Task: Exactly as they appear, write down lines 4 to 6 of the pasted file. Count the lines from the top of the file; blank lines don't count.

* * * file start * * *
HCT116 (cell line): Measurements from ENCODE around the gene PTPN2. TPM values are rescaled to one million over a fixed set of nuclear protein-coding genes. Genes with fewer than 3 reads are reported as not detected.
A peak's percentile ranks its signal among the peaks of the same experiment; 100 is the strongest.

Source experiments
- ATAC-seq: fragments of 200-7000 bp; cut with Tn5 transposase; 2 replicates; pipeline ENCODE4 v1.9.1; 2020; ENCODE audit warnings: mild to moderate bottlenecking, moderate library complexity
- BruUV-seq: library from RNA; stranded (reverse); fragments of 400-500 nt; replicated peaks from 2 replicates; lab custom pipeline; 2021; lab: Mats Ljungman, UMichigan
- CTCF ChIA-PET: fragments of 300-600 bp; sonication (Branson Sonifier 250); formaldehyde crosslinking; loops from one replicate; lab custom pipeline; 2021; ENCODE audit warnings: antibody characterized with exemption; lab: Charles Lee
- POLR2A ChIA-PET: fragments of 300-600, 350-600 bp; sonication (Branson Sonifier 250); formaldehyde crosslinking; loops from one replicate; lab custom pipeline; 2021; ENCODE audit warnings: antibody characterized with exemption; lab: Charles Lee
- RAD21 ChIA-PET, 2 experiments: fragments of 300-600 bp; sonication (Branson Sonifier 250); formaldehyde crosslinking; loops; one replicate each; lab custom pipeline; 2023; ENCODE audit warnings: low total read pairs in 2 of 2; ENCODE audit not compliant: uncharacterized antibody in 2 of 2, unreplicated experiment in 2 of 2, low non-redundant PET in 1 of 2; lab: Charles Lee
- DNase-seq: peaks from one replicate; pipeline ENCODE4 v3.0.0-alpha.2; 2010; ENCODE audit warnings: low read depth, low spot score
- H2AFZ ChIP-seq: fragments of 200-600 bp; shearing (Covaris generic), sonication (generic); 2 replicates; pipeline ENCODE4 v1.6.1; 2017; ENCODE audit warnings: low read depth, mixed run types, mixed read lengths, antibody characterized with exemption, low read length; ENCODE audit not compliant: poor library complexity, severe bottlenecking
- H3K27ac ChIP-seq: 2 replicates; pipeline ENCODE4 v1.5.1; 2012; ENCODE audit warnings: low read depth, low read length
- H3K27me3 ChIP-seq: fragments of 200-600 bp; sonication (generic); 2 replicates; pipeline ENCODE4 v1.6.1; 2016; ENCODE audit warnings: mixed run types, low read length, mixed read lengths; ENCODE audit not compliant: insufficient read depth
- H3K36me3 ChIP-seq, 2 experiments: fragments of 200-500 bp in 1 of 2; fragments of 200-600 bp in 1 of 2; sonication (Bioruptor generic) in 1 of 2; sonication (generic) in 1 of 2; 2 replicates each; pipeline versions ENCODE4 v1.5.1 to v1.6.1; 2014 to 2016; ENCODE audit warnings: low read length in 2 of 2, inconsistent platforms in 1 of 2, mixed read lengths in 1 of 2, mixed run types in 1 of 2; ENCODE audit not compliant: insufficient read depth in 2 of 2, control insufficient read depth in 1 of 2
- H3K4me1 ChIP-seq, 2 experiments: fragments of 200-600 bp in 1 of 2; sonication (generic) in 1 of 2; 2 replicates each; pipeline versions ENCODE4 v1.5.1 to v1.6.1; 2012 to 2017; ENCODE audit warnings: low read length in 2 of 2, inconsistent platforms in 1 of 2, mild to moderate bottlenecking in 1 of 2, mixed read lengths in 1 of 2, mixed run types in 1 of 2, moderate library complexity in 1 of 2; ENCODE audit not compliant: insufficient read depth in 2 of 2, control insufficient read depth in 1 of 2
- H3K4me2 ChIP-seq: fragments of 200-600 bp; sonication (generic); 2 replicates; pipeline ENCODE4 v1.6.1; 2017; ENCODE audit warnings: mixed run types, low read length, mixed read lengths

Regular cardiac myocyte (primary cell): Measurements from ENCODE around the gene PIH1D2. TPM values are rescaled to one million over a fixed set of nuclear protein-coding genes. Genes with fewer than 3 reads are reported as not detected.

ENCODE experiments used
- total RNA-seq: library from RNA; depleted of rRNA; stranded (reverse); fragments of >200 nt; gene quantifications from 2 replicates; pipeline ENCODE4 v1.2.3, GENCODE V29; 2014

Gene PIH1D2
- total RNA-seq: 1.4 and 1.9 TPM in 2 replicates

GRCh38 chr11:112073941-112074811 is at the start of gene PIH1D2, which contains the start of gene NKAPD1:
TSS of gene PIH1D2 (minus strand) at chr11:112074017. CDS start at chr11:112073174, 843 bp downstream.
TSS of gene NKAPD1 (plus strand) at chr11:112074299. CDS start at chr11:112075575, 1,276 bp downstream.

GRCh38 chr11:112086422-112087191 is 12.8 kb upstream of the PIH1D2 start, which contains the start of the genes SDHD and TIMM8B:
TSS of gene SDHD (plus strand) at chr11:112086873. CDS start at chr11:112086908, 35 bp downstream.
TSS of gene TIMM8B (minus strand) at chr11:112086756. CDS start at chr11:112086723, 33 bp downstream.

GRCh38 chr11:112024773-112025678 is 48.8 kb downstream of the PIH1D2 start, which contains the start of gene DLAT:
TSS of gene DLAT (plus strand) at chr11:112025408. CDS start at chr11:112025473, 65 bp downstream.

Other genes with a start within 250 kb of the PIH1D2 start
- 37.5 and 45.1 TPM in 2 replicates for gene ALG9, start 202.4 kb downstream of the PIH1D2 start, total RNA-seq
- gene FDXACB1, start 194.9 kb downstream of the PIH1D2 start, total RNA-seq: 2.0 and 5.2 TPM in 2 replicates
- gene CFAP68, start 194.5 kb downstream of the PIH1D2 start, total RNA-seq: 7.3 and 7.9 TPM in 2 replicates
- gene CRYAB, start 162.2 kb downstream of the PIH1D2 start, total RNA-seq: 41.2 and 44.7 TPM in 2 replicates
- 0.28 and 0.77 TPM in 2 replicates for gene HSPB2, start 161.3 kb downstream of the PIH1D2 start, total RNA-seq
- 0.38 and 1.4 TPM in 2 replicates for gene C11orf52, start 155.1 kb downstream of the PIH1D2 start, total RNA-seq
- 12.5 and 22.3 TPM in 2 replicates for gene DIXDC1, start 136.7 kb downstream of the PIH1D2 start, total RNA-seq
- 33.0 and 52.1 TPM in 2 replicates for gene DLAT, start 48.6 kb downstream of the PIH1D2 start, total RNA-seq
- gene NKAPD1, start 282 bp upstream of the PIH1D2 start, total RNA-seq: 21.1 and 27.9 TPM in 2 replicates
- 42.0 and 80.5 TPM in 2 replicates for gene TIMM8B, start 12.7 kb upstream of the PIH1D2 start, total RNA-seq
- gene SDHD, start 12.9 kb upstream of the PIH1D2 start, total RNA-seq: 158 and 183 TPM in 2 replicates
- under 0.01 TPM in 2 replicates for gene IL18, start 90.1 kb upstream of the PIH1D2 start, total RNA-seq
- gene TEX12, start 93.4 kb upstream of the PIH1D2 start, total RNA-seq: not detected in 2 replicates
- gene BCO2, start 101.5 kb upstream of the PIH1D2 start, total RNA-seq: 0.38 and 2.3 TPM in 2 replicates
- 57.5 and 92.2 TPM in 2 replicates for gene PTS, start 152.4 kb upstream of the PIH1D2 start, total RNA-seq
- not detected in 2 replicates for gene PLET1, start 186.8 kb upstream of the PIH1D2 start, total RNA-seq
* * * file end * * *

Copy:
- ATAC-seq: fragments of 200-7000 bp; cut with Tn5 transposase; 2 replicates; pipeline ENCODE4 v1.9.1; 2020; ENCODE audit warnings: mild to moderate bottlenecking, moderate library complexity
- BruUV-seq: library from RNA; stranded (reverse); fragments of 400-500 nt; replicated peaks from 2 replicates; lab custom pipeline; 2021; lab: Mats Ljungman, UMichigan
- CTCF ChIA-PET: fragments of 300-600 bp; sonication (Branson Sonifier 250); formaldehyde crosslinking; loops from one replicate; lab custom pipeline; 2021; ENCODE audit warnings: antibody characterized with exemption; lab: Charles Lee